Some of these studies of the IAC have explicitly indicated the need to consider also the exterior of the caves in research on graphic activity, since factors such as the type of access or the visual prominence of the entrances may have conditioned the choice of caves to be decorated (Ochoa, 2017). However, after more than a century of studies on Palaeolithic art, the External Archaeological Context (EAC) has not been investigated systematically, and the few contributions have concentrated on particular cases and aspects (Bourdier et al., 2017; García-Moreno et al., 2013; Genuite et al., 2021; Fano & García-Moreno, 2017b; Ortega-Martínez & Ruiz-Redondo, 2018; Rasilla & Duarte, 2018; Forgia & Sineo, 2021).

The present study aims to overcome this limitation by stressing the EAC. The questions to be asked of the archaeological record are varied and of undoubted interest. Did the symbolic expression of Palaeolithic groups requires particular places, with a homogeneous distribution in the landscape? Were they accessible places or was it relatively difficult to reach them? Did they choose visible entrances in the landscape or inconspicuous and even hidden sites? Did the art add a symbolic dimension to the territory, generating a social landscape? When caves were used exclusively for graphic activity, was the artistic phenomenon an isolated fact, with a distribution pattern different to that of inhabited sites? Does the distribution of caves in the landscape provide any keys for the interpretation of such evidence as the variability of parietal ensembles: larger, medium and small? Is there any relationship between the location of the caves and the decoration preserved inside them?

The last question is a reminder that the results of spatial analyses become meaningful when they are integrated with information obtained through conventional studies of the archaeological record (e.g. Fano et al., 2016). Once the spatial distribution pattern of sites preserving parietal representations has been determined, the data should be integrated with the results from the study of the art in order to observe tendencies that are statistically quantifiable. This requires the use of a series of statistical tools that will be described in the corresponding section.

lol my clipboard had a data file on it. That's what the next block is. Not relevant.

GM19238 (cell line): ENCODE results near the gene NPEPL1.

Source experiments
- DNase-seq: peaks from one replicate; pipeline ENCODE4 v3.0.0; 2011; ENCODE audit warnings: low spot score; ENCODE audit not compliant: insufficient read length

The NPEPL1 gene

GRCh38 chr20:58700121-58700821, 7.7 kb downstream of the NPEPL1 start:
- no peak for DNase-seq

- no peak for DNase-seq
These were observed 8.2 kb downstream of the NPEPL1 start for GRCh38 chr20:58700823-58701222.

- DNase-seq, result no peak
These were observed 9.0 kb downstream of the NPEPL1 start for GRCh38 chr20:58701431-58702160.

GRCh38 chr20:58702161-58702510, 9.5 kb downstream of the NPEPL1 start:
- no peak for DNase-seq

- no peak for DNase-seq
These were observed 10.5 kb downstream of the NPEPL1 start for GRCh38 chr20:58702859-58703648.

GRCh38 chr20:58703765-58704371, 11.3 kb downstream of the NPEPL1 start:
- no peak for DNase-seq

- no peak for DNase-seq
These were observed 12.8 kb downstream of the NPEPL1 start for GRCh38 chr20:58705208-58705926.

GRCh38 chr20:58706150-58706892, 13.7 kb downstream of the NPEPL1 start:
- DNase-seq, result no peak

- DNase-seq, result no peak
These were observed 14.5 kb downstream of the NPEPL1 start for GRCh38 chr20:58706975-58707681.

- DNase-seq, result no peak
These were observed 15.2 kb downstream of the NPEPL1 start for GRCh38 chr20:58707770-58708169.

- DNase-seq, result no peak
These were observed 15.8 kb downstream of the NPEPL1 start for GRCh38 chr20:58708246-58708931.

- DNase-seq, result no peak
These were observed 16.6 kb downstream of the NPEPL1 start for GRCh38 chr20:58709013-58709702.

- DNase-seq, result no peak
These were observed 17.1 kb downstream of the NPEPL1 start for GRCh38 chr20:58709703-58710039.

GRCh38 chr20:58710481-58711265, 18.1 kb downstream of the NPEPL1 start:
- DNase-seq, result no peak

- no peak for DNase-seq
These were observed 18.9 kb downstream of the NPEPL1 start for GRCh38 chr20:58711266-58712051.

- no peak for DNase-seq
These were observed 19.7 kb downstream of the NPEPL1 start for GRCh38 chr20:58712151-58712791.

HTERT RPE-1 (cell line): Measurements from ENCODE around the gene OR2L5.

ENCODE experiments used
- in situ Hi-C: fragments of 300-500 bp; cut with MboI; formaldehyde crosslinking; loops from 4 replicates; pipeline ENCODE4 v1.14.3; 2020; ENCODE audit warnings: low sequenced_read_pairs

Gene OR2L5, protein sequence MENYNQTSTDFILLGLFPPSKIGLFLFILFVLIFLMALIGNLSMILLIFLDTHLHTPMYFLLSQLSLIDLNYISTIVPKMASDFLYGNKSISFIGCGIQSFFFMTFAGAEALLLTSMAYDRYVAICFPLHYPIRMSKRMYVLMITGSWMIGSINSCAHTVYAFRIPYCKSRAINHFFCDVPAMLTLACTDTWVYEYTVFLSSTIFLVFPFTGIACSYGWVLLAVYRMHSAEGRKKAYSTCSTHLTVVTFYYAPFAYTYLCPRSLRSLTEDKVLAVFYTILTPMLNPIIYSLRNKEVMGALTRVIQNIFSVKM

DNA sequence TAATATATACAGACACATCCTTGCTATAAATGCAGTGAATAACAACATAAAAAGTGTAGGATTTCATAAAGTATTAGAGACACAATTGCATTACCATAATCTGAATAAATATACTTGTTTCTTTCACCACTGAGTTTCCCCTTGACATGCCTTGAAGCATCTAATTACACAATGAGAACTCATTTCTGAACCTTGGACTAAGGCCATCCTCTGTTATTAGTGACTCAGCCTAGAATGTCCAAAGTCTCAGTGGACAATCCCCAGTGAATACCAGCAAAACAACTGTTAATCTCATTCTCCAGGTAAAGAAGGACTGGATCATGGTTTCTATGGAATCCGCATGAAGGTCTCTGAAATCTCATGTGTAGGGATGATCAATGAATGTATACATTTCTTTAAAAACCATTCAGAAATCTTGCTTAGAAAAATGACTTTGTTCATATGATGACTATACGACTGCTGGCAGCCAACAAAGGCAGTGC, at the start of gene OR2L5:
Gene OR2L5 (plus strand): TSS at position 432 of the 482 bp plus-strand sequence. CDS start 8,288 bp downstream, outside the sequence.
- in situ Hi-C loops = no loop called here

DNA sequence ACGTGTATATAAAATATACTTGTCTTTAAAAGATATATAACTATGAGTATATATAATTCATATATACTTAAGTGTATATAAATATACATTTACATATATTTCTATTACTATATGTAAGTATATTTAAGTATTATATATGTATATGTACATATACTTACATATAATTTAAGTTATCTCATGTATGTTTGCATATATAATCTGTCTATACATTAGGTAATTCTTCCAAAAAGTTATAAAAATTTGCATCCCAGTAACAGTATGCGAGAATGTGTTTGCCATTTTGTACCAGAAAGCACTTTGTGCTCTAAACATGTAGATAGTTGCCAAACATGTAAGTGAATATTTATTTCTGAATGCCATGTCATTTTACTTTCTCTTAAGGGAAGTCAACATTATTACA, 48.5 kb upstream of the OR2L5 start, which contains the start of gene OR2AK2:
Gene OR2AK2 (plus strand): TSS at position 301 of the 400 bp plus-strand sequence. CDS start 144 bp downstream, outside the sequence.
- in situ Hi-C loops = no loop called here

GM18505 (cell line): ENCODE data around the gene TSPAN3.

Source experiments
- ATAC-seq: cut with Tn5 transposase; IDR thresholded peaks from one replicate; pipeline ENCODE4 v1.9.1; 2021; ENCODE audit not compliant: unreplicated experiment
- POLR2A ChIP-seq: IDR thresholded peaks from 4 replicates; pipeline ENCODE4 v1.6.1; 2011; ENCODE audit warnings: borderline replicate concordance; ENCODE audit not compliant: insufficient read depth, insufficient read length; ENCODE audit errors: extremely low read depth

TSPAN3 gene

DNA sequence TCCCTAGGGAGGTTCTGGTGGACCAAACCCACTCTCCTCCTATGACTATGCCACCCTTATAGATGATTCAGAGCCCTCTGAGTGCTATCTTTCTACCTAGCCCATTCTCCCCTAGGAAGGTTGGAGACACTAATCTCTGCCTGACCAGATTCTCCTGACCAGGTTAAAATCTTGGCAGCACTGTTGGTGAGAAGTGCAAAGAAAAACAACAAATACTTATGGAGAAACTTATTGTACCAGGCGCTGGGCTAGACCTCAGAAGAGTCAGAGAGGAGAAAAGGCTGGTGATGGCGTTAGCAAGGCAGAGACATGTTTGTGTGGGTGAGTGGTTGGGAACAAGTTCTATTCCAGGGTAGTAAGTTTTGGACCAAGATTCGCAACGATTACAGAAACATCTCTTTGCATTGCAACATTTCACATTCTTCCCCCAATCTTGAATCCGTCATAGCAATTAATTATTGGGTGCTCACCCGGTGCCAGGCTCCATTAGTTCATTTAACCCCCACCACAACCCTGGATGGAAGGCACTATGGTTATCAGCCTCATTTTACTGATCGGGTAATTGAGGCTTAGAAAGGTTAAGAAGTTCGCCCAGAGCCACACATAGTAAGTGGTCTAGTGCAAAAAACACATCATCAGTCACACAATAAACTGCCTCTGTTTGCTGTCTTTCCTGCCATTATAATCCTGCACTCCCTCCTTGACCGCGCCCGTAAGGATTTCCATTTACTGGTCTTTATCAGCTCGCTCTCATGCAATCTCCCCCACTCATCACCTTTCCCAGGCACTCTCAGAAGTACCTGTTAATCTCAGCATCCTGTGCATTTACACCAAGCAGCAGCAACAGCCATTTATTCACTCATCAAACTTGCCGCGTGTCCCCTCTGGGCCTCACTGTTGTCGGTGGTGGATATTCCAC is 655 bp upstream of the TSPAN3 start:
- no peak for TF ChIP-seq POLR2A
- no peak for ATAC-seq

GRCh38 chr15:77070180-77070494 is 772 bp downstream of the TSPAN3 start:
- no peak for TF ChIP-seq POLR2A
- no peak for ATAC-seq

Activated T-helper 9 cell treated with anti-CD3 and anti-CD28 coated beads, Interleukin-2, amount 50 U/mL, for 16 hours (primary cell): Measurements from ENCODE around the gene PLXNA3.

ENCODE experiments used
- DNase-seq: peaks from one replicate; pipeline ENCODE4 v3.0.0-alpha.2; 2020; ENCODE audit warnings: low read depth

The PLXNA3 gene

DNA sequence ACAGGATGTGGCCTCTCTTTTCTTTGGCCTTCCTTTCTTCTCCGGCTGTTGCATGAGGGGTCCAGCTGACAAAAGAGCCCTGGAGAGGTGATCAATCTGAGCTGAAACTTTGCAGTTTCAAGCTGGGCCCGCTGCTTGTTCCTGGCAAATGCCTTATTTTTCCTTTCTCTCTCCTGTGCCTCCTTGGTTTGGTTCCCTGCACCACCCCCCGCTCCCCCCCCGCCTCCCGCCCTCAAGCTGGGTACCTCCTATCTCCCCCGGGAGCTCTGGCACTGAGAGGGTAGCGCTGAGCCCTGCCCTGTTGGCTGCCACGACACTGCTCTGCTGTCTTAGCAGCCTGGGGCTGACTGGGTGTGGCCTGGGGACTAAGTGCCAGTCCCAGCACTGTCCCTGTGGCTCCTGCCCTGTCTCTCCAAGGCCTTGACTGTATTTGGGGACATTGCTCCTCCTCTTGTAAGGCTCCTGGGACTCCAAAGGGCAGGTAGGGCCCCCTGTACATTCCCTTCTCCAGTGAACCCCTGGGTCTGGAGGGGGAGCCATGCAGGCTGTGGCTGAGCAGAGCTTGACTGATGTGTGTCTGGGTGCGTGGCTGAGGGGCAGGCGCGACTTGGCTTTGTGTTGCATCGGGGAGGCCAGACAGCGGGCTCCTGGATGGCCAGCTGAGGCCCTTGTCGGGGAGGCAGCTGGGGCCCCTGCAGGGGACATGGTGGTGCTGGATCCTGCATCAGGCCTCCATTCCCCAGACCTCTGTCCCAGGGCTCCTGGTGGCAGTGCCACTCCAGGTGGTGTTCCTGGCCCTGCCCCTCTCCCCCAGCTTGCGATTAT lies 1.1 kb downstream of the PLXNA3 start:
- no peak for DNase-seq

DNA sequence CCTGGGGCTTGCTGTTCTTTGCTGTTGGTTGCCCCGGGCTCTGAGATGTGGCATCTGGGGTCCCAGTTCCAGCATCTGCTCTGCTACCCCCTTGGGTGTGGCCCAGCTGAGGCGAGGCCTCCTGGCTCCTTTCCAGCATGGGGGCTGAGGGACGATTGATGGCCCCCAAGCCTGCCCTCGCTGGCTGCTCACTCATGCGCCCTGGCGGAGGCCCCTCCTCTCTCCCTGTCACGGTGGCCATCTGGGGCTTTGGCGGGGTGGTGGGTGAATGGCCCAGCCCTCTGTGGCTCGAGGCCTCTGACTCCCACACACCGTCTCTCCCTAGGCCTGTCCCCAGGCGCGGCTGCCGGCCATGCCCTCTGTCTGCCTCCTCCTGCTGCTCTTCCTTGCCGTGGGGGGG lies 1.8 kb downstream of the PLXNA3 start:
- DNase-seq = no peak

The described approach has been applied to a group of decorated caves in northern Iberia, one of the most important concentrations of Palaeolithic parietal art at an international level (González-Echegaray & González-Sainz, 1994; Garate, 2014; Bahn, 2016). These caves are in the Nalón river basin, in Asturias (Fig. 1), a region that has proved to be of great importance in Upper Palaeolithic research in the north of the Iberian Peninsula thanks to the work started in the 1980s by F. J. Fortea. That project involved the excavation of several caves with long archaeological stratigraphic sequences, as well as the discovery and study of a large number of decorated caves (Fortea, 1981) situated along the Nalón river basin and some of its tributaries (Trubia, Nora and Riosa).

Fig. 1
figure 1

Map of northern Iberia with the location of the Nalón river basin. Only the water courses implicated in the present study are shown (A. García-Moreno. Base DEM: ©IGN-CNIG)

The present study will thus begin to answer some of the questions posed above. To be exact, two objectives are sought:

  1. (i)

    To specify the distribution pattern of the decorated caves in the territory, which has been defined as the EAC.

  2. (ii)

    To determine any possible association between the location of the decorated sites and the characteristics of the graphic activity they conserve. This will involve the use of a new approach within Palaeolithic rock art studies.

Consequently, the present paper will describe the area of study, the Nalón river basin, in its geographic framework, including the main geomorphological and geological characteristics of the area with the decorated caves. Secondly, the Palaeolithic graphic activity being studied will be defined, considering its chronology and technical and stylistic traits. The methodology will then be explained, both the methods employed to define the location and physical characteristics of the settings of the caves and those used to assess the possible association between the location of the caves and the art. The paper concludes by presenting and discussing the results obtained in the research.


Study area

The Nalón river basin is located in Cantabrian Spain (Fig. 1). This region is defined by the Cantabrian Mountains, a coastal range over 400 km long, from the Galician Mountains to the Pyrenees in North Iberia, and includes the administrative regions of Asturias and Cantabria, and the Atlantic part of the Basque Country (Biscay and Gipuzkoa). The east–west orientation of the Cantabrian Mountains, whose altitude (including many peaks above 2000 m.a.s.l.) and continuity stops the movement of oceanic air masses, results in a very humid temperate climate and Atlantic vegetation cover. However, the region is clearly diverse, as a consequence of several climatic and geomorphologic factors (García-Codron, 2004). The latter are related to the characteristics of the relief, as determined by the different geological structures in the region (Alonso et al., 2007). Two sectors can be differentiated: the ‘Asturian Massif’ and the Eastern Sector, including most of Cantabria and the Basque Country. In contrast with the first, the relief in the second is more modest with discontinuous altitudes and gentler slopes.